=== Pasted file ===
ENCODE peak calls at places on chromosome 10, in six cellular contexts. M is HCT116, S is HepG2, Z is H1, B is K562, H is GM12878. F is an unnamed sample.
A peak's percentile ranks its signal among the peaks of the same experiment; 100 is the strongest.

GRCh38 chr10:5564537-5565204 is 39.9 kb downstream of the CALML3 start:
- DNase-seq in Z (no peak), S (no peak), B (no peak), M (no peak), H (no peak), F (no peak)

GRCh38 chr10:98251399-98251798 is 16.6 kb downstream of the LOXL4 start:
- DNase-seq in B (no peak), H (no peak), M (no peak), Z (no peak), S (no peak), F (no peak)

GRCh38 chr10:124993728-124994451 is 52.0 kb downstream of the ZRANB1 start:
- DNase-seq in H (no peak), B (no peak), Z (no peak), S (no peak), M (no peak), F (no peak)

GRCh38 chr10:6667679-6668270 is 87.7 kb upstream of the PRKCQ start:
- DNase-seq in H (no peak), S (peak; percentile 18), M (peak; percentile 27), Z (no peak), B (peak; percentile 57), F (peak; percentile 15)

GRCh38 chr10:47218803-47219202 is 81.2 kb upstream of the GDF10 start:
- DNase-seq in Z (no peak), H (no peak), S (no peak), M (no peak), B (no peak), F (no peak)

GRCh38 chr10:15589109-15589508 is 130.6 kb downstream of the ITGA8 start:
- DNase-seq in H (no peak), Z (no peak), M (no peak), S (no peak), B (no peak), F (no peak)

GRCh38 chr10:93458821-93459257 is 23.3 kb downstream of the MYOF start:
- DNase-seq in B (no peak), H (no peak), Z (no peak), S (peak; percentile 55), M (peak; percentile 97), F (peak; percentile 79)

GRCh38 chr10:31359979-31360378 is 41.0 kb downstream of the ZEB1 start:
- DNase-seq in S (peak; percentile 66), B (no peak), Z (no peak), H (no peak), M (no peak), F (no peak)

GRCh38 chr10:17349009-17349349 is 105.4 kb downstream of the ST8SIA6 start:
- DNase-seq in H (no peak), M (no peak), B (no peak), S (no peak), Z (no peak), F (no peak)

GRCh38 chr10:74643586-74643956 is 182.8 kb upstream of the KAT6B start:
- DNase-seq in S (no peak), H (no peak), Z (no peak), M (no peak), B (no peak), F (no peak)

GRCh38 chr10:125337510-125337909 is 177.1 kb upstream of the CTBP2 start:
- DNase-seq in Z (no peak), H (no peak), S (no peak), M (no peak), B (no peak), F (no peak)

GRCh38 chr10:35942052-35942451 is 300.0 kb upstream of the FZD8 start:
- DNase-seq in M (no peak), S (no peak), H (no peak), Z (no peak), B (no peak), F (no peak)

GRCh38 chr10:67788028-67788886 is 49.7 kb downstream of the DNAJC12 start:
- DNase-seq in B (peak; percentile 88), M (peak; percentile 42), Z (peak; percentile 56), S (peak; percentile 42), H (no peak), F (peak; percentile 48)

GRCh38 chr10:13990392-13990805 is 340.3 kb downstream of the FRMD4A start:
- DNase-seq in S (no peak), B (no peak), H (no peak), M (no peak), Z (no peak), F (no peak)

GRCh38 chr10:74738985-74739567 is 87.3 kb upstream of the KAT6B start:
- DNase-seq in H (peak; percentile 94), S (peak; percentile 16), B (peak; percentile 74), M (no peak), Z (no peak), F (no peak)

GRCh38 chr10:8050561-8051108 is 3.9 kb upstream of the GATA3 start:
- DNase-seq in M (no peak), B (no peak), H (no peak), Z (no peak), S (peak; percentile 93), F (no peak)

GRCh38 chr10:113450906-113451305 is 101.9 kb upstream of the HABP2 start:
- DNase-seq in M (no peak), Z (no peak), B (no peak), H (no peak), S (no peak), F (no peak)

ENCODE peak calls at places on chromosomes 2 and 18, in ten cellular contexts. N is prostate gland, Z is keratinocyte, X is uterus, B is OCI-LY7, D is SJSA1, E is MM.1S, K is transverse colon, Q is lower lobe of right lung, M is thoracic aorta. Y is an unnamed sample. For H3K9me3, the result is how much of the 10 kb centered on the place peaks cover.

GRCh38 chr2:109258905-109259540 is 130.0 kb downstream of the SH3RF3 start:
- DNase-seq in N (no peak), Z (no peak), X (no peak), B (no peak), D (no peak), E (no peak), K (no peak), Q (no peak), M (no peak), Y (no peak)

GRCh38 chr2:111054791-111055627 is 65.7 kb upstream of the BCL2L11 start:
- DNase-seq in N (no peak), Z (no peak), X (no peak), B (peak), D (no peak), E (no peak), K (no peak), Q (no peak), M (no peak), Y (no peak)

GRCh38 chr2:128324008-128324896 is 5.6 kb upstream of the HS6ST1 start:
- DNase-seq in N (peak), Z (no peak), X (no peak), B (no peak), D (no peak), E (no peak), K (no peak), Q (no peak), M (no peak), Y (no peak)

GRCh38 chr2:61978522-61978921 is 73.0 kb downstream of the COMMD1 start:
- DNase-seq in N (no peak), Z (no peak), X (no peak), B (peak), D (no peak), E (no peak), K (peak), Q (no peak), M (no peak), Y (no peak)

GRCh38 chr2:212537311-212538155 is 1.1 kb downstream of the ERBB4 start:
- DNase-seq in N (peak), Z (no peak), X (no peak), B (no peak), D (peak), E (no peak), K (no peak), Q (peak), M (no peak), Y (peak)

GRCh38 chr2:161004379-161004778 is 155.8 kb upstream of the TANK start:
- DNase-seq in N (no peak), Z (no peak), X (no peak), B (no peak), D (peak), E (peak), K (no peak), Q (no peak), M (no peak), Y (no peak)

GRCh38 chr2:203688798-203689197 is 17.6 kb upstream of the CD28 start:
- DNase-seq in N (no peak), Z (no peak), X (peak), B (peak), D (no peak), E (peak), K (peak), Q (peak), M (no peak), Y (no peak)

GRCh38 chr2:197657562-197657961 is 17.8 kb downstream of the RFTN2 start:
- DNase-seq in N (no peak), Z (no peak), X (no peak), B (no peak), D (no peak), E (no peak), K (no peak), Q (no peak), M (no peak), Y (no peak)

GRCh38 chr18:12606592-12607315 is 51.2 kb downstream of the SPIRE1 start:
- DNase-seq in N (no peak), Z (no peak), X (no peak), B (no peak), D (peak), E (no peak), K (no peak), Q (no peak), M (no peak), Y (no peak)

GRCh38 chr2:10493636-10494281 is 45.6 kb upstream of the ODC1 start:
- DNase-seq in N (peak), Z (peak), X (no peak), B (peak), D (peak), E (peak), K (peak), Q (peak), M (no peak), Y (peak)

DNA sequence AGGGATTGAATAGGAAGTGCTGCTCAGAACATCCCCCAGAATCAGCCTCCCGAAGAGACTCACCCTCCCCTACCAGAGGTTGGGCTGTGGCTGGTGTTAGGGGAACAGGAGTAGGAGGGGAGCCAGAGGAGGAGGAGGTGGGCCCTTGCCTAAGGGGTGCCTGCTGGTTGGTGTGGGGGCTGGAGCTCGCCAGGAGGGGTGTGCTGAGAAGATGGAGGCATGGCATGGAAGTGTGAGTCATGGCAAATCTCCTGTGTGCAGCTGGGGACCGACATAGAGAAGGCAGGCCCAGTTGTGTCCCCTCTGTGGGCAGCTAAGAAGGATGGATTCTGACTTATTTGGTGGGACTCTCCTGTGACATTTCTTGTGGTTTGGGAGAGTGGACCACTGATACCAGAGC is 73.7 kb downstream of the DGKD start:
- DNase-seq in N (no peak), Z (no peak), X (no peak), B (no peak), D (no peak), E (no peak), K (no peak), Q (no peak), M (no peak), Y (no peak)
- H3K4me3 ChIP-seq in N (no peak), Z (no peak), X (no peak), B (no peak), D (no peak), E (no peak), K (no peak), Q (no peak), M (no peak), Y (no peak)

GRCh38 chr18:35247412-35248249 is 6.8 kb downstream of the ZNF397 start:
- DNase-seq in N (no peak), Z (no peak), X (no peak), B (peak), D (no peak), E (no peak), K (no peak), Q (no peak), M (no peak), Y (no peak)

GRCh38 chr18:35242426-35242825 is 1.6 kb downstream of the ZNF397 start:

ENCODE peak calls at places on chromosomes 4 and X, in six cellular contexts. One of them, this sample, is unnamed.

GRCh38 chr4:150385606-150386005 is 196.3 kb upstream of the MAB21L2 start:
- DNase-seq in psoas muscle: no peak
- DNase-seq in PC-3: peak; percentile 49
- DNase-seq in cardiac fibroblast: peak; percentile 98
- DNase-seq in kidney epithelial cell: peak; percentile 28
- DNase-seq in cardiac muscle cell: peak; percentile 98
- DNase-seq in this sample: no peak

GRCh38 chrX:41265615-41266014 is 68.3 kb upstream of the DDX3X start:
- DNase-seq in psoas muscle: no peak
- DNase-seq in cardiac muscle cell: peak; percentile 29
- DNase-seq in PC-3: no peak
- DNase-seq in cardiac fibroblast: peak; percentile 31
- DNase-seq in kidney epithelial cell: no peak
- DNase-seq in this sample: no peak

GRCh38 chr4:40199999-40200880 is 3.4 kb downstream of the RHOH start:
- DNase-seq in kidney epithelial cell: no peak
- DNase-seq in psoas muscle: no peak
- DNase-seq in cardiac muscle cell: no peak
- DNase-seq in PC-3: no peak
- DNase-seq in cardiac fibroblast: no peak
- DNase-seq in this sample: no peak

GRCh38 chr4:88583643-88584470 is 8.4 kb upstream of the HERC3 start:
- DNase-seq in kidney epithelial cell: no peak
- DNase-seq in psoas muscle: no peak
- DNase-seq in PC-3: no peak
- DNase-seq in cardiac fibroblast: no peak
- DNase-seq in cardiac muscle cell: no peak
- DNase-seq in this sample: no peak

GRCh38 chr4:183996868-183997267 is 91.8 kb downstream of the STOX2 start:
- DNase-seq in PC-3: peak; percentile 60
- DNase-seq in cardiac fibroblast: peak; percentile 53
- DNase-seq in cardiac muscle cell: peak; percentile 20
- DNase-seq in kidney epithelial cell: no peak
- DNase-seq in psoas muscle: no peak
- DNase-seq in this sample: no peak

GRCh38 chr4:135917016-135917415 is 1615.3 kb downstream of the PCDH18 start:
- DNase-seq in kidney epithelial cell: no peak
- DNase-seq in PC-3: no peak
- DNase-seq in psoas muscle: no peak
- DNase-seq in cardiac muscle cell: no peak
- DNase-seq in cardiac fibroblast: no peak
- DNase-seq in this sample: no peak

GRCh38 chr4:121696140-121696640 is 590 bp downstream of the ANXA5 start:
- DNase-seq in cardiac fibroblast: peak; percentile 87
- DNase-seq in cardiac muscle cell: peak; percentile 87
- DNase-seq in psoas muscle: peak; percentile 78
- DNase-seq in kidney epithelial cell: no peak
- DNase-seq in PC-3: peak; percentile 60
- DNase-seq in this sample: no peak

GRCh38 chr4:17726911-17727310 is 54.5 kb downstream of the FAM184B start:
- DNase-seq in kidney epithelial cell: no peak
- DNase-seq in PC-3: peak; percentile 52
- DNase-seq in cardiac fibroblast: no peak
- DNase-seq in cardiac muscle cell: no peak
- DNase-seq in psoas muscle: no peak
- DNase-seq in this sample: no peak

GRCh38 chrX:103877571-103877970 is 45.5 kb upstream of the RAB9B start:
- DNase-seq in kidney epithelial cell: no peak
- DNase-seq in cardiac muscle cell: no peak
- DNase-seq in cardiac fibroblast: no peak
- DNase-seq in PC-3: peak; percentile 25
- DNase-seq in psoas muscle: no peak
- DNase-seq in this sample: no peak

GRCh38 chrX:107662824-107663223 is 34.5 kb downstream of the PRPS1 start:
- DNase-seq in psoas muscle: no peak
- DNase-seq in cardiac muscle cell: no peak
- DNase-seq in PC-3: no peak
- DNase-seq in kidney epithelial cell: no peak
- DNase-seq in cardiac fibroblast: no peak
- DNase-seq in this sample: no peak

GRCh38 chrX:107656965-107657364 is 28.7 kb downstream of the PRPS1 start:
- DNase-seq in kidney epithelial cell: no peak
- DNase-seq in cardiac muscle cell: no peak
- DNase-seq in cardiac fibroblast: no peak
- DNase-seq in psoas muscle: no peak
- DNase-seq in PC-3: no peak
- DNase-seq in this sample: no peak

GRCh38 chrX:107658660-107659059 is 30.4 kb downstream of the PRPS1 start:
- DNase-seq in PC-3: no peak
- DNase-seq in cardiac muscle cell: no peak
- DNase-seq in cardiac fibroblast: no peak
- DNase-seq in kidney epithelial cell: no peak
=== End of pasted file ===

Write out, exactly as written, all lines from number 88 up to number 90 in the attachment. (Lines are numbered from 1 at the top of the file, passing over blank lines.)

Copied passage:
- DNase-seq in psoas muscle: no peak
- DNase-seq in PC-3: no peak
- DNase-seq in cardiac fibroblast: no peak